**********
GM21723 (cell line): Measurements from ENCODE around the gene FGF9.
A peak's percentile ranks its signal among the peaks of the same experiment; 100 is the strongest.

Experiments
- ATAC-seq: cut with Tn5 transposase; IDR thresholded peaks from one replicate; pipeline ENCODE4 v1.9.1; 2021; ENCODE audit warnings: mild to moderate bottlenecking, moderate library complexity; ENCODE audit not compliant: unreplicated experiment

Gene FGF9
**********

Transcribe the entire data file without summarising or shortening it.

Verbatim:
GM21723 (cell line): Measurements from ENCODE around the gene FGF9.
A peak's percentile ranks its signal among the peaks of the same experiment; 100 is the strongest.

Experiments
- ATAC-seq: cut with Tn5 transposase; IDR thresholded peaks from one replicate; pipeline ENCODE4 v1.9.1; 2021; ENCODE audit warnings: mild to moderate bottlenecking, moderate library complexity; ENCODE audit not compliant: unreplicated experiment

Gene FGF9